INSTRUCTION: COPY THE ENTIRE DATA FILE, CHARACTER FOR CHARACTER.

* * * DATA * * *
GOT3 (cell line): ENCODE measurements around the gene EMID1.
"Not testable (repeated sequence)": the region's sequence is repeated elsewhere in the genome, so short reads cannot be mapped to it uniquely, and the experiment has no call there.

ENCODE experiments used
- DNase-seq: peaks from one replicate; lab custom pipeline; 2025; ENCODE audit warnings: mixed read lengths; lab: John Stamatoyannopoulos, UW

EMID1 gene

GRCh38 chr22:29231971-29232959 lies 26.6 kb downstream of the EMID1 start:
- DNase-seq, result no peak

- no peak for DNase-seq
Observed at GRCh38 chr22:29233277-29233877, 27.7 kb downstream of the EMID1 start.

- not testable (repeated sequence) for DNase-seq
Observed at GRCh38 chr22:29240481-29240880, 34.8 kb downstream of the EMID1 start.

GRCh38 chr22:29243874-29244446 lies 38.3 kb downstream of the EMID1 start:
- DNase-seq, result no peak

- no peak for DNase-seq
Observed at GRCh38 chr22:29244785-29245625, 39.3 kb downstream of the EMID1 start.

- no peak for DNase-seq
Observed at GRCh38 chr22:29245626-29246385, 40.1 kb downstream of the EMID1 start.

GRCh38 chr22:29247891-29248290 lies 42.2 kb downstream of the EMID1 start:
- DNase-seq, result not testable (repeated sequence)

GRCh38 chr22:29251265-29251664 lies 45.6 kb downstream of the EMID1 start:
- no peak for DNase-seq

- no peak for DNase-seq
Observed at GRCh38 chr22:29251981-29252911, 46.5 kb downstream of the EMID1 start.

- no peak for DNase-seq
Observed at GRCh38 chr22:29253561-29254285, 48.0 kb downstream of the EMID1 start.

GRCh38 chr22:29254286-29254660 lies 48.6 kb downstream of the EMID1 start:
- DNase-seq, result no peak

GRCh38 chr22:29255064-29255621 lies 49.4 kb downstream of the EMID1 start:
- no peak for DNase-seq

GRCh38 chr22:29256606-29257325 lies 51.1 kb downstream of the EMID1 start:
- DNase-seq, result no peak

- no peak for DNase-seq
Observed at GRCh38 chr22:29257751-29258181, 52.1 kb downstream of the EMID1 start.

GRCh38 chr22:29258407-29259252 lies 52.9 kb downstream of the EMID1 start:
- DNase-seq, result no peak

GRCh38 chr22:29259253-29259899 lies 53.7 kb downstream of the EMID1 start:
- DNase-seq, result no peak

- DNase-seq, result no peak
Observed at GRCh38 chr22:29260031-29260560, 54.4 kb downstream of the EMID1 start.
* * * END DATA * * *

GOT3 (cell line): ENCODE measurements around the gene EMID1.
"Not testable (repeated sequence)": the region's sequence is repeated elsewhere in the genome, so short reads cannot be mapped to it uniquely, and the experiment has no call there.

ENCODE experiments used
- DNase-seq: peaks from one replicate; lab custom pipeline; 2025; ENCODE audit warnings: mixed read lengths; lab: John Stamatoyannopoulos, UW

EMID1 gene

GRCh38 chr22:29231971-29232959 lies 26.6 kb downstream of the EMID1 start:
- DNase-seq, result no peak

- no peak for DNase-seq
Observed at GRCh38 chr22:29233277-29233877, 27.7 kb downstream of the EMID1 start.

- not testable (repeated sequence) for DNase-seq
Observed at GRCh38 chr22:29240481-29240880, 34.8 kb downstream of the EMID1 start.

GRCh38 chr22:29243874-29244446 lies 38.3 kb downstream of the EMID1 start:
- DNase-seq, result no peak

- no peak for DNase-seq
Observed at GRCh38 chr22:29244785-29245625, 39.3 kb downstream of the EMID1 start.

- no peak for DNase-seq
Observed at GRCh38 chr22:29245626-29246385, 40.1 kb downstream of the EMID1 start.

GRCh38 chr22:29247891-29248290 lies 42.2 kb downstream of the EMID1 start:
- DNase-seq, result not testable (repeated sequence)

GRCh38 chr22:29251265-29251664 lies 45.6 kb downstream of the EMID1 start:
- no peak for DNase-seq

- no peak for DNase-seq
Observed at GRCh38 chr22:29251981-29252911, 46.5 kb downstream of the EMID1 start.

- no peak for DNase-seq
Observed at GRCh38 chr22:29253561-29254285, 48.0 kb downstream of the EMID1 start.

GRCh38 chr22:29254286-29254660 lies 48.6 kb downstream of the EMID1 start:
- DNase-seq, result no peak

GRCh38 chr22:29255064-29255621 lies 49.4 kb downstream of the EMID1 start:
- no peak for DNase-seq

GRCh38 chr22:29256606-29257325 lies 51.1 kb downstream of the EMID1 start:
- DNase-seq, result no peak

- no peak for DNase-seq
Observed at GRCh38 chr22:29257751-29258181, 52.1 kb downstream of the EMID1 start.

GRCh38 chr22:29258407-29259252 lies 52.9 kb downstream of the EMID1 start:
- DNase-seq, result no peak

GRCh38 chr22:29259253-29259899 lies 53.7 kb downstream of the EMID1 start:
- DNase-seq, result no peak

- DNase-seq, result no peak
Observed at GRCh38 chr22:29260031-29260560, 54.4 kb downstream of the EMID1 start.